- First, Social Democracy for the 21st Century has a good discussion of the magnitude of the stimulus in perspective. It was a nice chunk of cash at a good time, when the financial crisis was making itself felt in the real economy. He makes really the essential point about state and local spending - that this was really just the federal government making sure things weren't as bad as they could have been. We can be glad for that at least - we can note that we're better off with Obama and that stimulus package than McCain and whatever he would have done (since a lot seems to be put in the frame of campaigns now again). But that's about it.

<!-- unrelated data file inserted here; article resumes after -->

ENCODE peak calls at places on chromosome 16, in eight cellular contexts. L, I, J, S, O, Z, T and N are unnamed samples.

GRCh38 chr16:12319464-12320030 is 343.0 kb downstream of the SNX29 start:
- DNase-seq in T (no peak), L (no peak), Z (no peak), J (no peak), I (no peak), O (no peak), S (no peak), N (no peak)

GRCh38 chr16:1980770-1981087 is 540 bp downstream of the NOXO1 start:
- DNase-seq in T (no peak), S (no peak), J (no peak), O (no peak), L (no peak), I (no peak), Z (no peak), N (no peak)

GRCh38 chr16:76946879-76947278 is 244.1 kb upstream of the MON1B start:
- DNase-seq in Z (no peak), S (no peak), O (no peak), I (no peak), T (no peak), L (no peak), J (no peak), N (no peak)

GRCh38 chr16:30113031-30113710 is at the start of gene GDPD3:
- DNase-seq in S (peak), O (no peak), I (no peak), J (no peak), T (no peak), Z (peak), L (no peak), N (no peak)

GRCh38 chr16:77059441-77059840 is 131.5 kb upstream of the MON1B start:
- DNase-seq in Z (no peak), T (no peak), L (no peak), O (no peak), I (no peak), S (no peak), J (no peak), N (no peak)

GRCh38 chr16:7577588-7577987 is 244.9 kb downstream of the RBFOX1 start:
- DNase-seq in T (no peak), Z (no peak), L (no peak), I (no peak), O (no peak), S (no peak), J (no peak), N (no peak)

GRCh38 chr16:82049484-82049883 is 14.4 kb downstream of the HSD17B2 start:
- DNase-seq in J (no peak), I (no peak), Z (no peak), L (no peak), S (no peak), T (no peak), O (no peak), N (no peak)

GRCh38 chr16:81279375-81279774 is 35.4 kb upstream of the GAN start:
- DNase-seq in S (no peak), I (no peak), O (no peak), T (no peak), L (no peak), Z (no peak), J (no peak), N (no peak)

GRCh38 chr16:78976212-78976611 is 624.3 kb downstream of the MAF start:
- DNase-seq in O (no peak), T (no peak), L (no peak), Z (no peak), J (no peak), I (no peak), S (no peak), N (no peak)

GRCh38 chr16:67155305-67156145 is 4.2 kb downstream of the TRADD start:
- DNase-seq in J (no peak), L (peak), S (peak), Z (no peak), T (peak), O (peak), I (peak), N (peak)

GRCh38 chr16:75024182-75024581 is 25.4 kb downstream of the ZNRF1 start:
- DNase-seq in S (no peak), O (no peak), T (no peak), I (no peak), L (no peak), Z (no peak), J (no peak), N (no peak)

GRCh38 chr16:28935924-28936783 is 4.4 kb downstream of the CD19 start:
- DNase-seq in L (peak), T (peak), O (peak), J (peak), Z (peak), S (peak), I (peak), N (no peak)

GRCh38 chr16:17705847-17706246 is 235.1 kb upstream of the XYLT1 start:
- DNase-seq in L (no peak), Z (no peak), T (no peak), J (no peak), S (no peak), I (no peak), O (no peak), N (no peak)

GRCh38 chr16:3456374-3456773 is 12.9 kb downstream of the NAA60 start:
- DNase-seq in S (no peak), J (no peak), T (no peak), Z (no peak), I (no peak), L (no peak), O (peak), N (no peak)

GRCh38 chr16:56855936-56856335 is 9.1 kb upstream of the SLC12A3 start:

- Second, Unlearningecon has a good take-down of sticky wages. Some people do get really up in arms about this. I just get amazed anyone ever makes such a big deal of it. The really significant application of sticky wages in modern macroeconomics is as an explanation for why the short run aggregate supply curve is upward sloping. The frictions of the real world do a good job explaining why we don't live in the world of crude quantity theorists. But that's not how people think and talk about "sticky wages" more casually. In more casual discussion, sticky wages become a sort of naturally emerging wage floor. My response is - meh. That's possible, I guess. But it seems like a weird explanation. As I've noted many times - you can get a lot of unemployment in a clearing labor market. It just doesn't make sense, either. We seem to have much better ways of thinking about the cause of unemployment. On the margin, maybe a de facto wage floor contributes some to unemployment, but I think the real point of sticky wages is misunderstood.
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